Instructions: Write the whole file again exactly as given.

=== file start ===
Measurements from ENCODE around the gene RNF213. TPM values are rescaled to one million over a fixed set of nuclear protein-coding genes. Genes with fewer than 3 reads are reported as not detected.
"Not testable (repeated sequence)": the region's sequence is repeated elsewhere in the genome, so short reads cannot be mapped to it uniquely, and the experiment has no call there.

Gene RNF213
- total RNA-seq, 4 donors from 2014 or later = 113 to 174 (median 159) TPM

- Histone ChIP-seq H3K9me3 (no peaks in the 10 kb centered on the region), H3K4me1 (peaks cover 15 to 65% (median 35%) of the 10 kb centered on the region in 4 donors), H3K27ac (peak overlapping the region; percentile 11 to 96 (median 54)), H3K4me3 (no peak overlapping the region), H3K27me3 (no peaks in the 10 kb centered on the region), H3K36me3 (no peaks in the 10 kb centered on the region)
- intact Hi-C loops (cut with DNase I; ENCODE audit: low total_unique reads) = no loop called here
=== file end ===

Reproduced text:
Measurements from ENCODE around the gene RNF213. TPM values are rescaled to one million over a fixed set of nuclear protein-coding genes. Genes with fewer than 3 reads are reported as not detected.
"Not testable (repeated sequence)": the region's sequence is repeated elsewhere in the genome, so short reads cannot be mapped to it uniquely, and the experiment has no call there.

Gene RNF213
- total RNA-seq, 4 donors from 2014 or later = 113 to 174 (median 159) TPM

- Histone ChIP-seq H3K9me3 (no peaks in the 10 kb centered on the region), H3K4me1 (peaks cover 15 to 65% (median 35%) of the 10 kb centered on the region in 4 donors), H3K27ac (peak overlapping the region; percentile 11 to 96 (median 54)), H3K4me3 (no peak overlapping the region), H3K27me3 (no peaks in the 10 kb centered on the region), H3K36me3 (no peaks in the 10 kb centered on the region)
- intact Hi-C loops (cut with DNase I; ENCODE audit: low total_unique reads) = no loop called here